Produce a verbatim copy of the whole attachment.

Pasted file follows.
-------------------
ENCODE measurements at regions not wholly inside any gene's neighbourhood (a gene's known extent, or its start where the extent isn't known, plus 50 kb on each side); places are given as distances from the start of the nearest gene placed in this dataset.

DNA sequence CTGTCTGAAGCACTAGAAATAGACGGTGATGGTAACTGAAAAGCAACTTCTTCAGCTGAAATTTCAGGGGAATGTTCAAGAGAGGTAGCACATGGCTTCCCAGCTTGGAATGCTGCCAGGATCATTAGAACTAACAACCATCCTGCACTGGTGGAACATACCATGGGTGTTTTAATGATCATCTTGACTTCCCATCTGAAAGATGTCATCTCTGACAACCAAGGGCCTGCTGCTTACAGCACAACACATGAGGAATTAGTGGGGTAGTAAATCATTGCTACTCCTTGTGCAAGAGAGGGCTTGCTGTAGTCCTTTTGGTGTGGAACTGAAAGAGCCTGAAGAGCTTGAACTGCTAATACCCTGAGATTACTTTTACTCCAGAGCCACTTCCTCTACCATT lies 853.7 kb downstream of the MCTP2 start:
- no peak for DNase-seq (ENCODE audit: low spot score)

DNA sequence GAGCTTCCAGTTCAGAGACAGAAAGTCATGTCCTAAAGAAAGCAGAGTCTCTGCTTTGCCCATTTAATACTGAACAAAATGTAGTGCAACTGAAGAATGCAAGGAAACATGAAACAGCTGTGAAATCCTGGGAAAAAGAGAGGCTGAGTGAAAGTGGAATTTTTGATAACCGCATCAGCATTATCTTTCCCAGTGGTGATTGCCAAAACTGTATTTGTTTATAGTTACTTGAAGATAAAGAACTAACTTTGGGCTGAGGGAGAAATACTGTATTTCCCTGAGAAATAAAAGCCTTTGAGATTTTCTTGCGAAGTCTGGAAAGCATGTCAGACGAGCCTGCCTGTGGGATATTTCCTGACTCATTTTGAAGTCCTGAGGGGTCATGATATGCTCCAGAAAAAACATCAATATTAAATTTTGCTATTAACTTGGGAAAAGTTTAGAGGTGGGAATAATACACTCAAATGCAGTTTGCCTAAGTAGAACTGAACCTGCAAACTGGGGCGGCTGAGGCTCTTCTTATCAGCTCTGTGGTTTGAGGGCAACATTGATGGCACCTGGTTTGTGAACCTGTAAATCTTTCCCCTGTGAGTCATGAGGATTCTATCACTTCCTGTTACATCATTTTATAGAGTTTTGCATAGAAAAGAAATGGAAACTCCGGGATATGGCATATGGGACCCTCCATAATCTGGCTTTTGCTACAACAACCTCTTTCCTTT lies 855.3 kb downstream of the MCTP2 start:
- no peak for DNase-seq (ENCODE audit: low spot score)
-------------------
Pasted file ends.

ENCODE measurements at regions not wholly inside any gene's neighbourhood (a gene's known extent, or its start where the extent isn't known, plus 50 kb on each side); places are given as distances from the start of the nearest gene placed in this dataset.

DNA sequence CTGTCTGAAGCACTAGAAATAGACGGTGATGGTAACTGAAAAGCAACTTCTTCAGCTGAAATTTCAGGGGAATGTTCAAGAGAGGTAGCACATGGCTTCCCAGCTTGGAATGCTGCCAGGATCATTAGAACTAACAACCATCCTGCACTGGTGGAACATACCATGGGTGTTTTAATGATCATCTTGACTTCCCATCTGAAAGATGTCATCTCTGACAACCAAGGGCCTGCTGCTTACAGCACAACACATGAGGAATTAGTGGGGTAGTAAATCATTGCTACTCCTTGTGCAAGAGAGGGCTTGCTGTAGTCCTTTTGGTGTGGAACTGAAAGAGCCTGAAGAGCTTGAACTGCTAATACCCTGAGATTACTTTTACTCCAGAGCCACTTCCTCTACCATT lies 853.7 kb downstream of the MCTP2 start:
- no peak for DNase-seq (ENCODE audit: low spot score)

DNA sequence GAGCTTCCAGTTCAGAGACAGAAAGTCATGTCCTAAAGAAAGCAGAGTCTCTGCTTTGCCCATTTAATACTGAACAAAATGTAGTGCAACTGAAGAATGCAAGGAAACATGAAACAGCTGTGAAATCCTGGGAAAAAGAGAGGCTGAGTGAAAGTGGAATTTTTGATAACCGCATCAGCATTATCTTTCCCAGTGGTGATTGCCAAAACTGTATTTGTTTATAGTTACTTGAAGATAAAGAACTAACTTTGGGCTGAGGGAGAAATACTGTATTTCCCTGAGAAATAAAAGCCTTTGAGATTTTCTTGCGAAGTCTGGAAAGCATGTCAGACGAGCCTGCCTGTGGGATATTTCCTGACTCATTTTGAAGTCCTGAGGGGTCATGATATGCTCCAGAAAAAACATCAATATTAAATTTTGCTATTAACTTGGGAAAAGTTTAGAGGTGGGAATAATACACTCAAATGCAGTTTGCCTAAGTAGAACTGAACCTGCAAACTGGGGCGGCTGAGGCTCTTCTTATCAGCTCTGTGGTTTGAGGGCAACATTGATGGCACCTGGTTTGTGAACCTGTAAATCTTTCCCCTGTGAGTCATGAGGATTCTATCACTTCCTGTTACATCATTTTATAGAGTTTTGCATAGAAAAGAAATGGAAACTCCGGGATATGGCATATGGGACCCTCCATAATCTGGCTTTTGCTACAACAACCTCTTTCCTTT lies 855.3 kb downstream of the MCTP2 start:
- no peak for DNase-seq (ENCODE audit: low spot score)